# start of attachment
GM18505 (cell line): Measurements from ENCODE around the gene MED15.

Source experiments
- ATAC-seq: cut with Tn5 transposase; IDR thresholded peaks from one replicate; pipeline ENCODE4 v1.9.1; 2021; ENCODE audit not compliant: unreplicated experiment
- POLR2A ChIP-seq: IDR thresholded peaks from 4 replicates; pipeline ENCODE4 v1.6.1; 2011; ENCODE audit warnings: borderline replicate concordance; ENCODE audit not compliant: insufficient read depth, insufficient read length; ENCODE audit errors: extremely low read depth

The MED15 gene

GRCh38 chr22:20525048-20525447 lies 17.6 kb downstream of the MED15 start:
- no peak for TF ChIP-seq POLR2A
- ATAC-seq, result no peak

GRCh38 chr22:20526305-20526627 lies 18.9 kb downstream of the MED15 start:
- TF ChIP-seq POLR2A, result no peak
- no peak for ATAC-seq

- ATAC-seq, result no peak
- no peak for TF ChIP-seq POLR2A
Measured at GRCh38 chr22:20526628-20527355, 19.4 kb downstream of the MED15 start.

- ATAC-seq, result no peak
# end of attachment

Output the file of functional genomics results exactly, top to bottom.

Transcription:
GM18505 (cell line): Measurements from ENCODE around the gene MED15.

Source experiments
- ATAC-seq: cut with Tn5 transposase; IDR thresholded peaks from one replicate; pipeline ENCODE4 v1.9.1; 2021; ENCODE audit not compliant: unreplicated experiment
- POLR2A ChIP-seq: IDR thresholded peaks from 4 replicates; pipeline ENCODE4 v1.6.1; 2011; ENCODE audit warnings: borderline replicate concordance; ENCODE audit not compliant: insufficient read depth, insufficient read length; ENCODE audit errors: extremely low read depth

The MED15 gene

GRCh38 chr22:20525048-20525447 lies 17.6 kb downstream of the MED15 start:
- no peak for TF ChIP-seq POLR2A
- ATAC-seq, result no peak

GRCh38 chr22:20526305-20526627 lies 18.9 kb downstream of the MED15 start:
- TF ChIP-seq POLR2A, result no peak
- no peak for ATAC-seq

- ATAC-seq, result no peak
- no peak for TF ChIP-seq POLR2A
Measured at GRCh38 chr22:20526628-20527355, 19.4 kb downstream of the MED15 start.

- ATAC-seq, result no peak